France’s Nutty Socialism

François Hollande described Tuesday night’s press conference, his first since becoming France’s president, as a “teaching moment” to explain his controversial economic program. One of the lessons, it appears, is that the French must learn to eat their crêpes sans Nutella. While we should not make too much of the popular hazelnut and chocolate spread, it is possible that its fate has become oddly entwined with that of French socialism.

French socialism has long tended to be less doctrinal than inspirational. In part, this resulted from its ancestry: Several different streams — some purer, others deeper, but all of them flowing from the French Revolution — converged in 1905, forming the Section Française de l’Internationale Ouvrière.

Socialism’s beginnings were wrapped in mystique, not politique. The promise inherent to socialism, channeled by titanic figures like Jean Jaurès, was to invest politics with a moral and civic imperative: to create a society where “every citizen has the time and liberty to devote themselves to the commonweal.”

The S.F.I.O. was a hybrid in another important respect: a vehicle built for the working class, most of its drivers were bourgeois intellectuals. Thus Jaurès, the party’s founder, began as a professor of philosophy, while Léon Blum first made his name as a literary critic, and François Mitterrand always seemed more comfortable with Montaigne than Marx. Leaders talked the revolutionary talk, but never truly contemplated walking the walk.

In 1936 Blum famously distinguished between the prudent exercise of power and revolutionary conquest of power — no one doubted which he preferred — while Mitterrand announced straight-faced in 1979: “Without a strategy of rupture the Socialist Party would lose its identity. What use would it be for us to become a vague copy of reformist parties, which always end up as the bedfellows of the dominant class?”

Despite such flights of revolutionary rhetoric, the Socialists ended up less as bedfellows of the dominant class than the dominant class themselves. Their pragmatism has been both eminently reasonable and inevitably detrimental.

Despite the trills of socialist accomplishments — the 40-hour week and paid vacations with Blum, the abolition of capital punishment and decentralization of power under Mitterrand — the basso continuo of technocratic governance became dominant. What happens, though, when all that is left is the basso continuo? One, moreover, that keeps striking wrong notes?

When he defeated Nicolas Sarkozy last May, Hollande became France’s accidental president. He had excelled as a party administrator but had little national exposure, and few considered him a serious contender.

This changed with the sordid scandal that enmeshed the party’s presumptive candidate, Dominique Strauss-Kahn, and the intense animosity spawned by Sarkozy’s controversial private life. France was ready for a leader whose greatest virtue seemed to be his blandness. Dubbed Monsieur Normal, Hollande defeated President Bling-Bling.

But bling is now waxing, while bland wanes. Since the summer, President Hollande’s popularity, along with Prime Minister Jean-Marc Ayrault’s, has plummeted to levels previously tasted by Sarkozy. In the most recent TNS-Sofres poll, scarcely 36 percent of respondents expressed confidence in Hollande, and even fewer in Ayrault. A recent Harris poll revealed that nearly half of the respondents preferred to see Sarkozy back in power.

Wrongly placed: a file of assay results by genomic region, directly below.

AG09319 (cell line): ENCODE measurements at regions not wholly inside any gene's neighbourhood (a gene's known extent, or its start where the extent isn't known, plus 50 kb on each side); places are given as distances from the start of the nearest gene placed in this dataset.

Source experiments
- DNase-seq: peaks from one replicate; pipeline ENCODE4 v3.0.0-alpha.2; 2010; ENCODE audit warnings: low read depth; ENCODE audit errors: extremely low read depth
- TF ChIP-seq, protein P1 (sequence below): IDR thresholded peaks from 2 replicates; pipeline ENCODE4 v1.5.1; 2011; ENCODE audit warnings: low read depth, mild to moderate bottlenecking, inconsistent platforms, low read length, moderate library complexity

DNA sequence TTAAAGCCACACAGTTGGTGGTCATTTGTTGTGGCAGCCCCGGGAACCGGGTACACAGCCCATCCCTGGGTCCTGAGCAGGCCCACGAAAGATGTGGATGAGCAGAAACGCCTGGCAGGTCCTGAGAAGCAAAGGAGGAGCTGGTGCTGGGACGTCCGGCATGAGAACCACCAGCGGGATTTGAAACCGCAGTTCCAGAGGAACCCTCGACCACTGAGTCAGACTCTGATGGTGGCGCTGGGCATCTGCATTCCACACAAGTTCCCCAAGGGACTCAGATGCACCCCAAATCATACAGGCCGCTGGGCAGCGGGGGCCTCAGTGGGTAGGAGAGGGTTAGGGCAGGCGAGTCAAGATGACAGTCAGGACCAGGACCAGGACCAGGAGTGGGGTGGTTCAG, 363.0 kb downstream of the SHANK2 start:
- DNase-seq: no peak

In part, Hollande’s government has been its own worst enemy: Ayrault has put his foot so often in his mouth — most recently in declaring that he was willing to discuss changes to the party’s sacrosanct 35-hour work week — that it is not available to put down with his cabinet colleagues.

More fundamentally, history seems to have caught up with the Socialists. The French economy, which is running an annual deficit of 4.5 percent, staggers under the costs of an increasingly untenable welfare state that the Socialist helped bring into being.

At the same time, one of the party’s greatest achievements — the devolving of significant powers from Paris to the provinces — has been overshadowed by an even more powerful centralizing institution, the European Union. Given the E.U.’s ironclad rule that a member state’s annual deficit cannot exceed 3 percent, Hollande’s government must either slash spending or raise taxes — equally grim options for an economy that has effectively stalled.

Hollande has proposed to do both — which brings us to Nutella. Rather than increase taxes on individuals or corporations, the government instead aims to raise the already onerous sales tax (T.V.A.) from 19.6 percent to 20 percent on a range of consumer goods. At his press conference, Hollande vowed to maintain the T.V.A. hikes.

Moreover, the Socialists plan to quadruple the tax on palm oil. This will affect a range of comfort foods — most crucially Nutella, the hazelnut and chocolate spread from Italy that is a staple of French working class households. France is the world’s largest consumer of the paste, annually devouring 75,000 tons. Ergo, “Nutella tax.”

To be sure, the Socialists argue that Nutella is bad for our health and worse for the Amazonian rainforests. But the increase also appears, as one Communist deputy exclaimed, to be little more than “a tax on the workers.”

Of course, a revolution is not in the offing. Yet for voters for whom the Socialists’ health and global concerns are as distant for struggling French workers as work itself is for three million of their unemployed fellow citizens, they may not bother to go to the voting booth next time, either.

Robert Zaretsky is a professor of French history at the University of Houston Honors College.

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